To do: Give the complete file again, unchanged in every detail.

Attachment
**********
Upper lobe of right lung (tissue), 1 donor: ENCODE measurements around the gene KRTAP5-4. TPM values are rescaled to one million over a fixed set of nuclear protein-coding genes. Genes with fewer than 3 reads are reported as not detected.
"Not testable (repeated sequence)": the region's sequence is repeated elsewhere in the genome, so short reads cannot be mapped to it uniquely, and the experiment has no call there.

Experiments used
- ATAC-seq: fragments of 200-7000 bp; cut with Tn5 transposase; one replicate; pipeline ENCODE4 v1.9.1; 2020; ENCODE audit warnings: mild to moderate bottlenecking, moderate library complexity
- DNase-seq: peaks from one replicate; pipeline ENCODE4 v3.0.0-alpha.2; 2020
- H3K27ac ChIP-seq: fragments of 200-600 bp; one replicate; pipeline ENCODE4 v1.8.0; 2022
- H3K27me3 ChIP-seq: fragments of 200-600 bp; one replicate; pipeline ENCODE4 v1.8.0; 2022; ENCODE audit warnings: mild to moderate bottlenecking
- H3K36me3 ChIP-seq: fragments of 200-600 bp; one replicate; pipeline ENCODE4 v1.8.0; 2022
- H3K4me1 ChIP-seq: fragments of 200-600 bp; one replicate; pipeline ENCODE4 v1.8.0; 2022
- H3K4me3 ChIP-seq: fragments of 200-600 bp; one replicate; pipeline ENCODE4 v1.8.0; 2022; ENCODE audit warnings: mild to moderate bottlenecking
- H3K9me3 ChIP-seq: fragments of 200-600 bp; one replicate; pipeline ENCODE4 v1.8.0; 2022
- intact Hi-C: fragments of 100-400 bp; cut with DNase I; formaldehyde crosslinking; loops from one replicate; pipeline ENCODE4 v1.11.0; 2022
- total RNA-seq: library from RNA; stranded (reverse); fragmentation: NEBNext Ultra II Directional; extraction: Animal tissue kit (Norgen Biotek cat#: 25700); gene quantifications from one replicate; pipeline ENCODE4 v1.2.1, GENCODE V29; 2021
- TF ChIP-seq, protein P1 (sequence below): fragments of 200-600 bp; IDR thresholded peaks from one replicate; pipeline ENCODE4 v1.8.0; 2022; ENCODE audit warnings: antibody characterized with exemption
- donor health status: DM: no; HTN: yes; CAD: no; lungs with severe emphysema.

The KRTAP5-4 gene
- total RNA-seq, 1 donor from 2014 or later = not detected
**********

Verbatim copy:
Upper lobe of right lung (tissue), 1 donor: ENCODE measurements around the gene KRTAP5-4. TPM values are rescaled to one million over a fixed set of nuclear protein-coding genes. Genes with fewer than 3 reads are reported as not detected.
"Not testable (repeated sequence)": the region's sequence is repeated elsewhere in the genome, so short reads cannot be mapped to it uniquely, and the experiment has no call there.

Experiments used
- ATAC-seq: fragments of 200-7000 bp; cut with Tn5 transposase; one replicate; pipeline ENCODE4 v1.9.1; 2020; ENCODE audit warnings: mild to moderate bottlenecking, moderate library complexity
- DNase-seq: peaks from one replicate; pipeline ENCODE4 v3.0.0-alpha.2; 2020
- H3K27ac ChIP-seq: fragments of 200-600 bp; one replicate; pipeline ENCODE4 v1.8.0; 2022
- H3K27me3 ChIP-seq: fragments of 200-600 bp; one replicate; pipeline ENCODE4 v1.8.0; 2022; ENCODE audit warnings: mild to moderate bottlenecking
- H3K36me3 ChIP-seq: fragments of 200-600 bp; one replicate; pipeline ENCODE4 v1.8.0; 2022
- H3K4me1 ChIP-seq: fragments of 200-600 bp; one replicate; pipeline ENCODE4 v1.8.0; 2022
- H3K4me3 ChIP-seq: fragments of 200-600 bp; one replicate; pipeline ENCODE4 v1.8.0; 2022; ENCODE audit warnings: mild to moderate bottlenecking
- H3K9me3 ChIP-seq: fragments of 200-600 bp; one replicate; pipeline ENCODE4 v1.8.0; 2022
- intact Hi-C: fragments of 100-400 bp; cut with DNase I; formaldehyde crosslinking; loops from one replicate; pipeline ENCODE4 v1.11.0; 2022
- total RNA-seq: library from RNA; stranded (reverse); fragmentation: NEBNext Ultra II Directional; extraction: Animal tissue kit (Norgen Biotek cat#: 25700); gene quantifications from one replicate; pipeline ENCODE4 v1.2.1, GENCODE V29; 2021
- TF ChIP-seq, protein P1 (sequence below): fragments of 200-600 bp; IDR thresholded peaks from one replicate; pipeline ENCODE4 v1.8.0; 2022; ENCODE audit warnings: antibody characterized with exemption
- donor health status: DM: no; HTN: yes; CAD: no; lungs with severe emphysema.

The KRTAP5-4 gene
- total RNA-seq, 1 donor from 2014 or later = not detected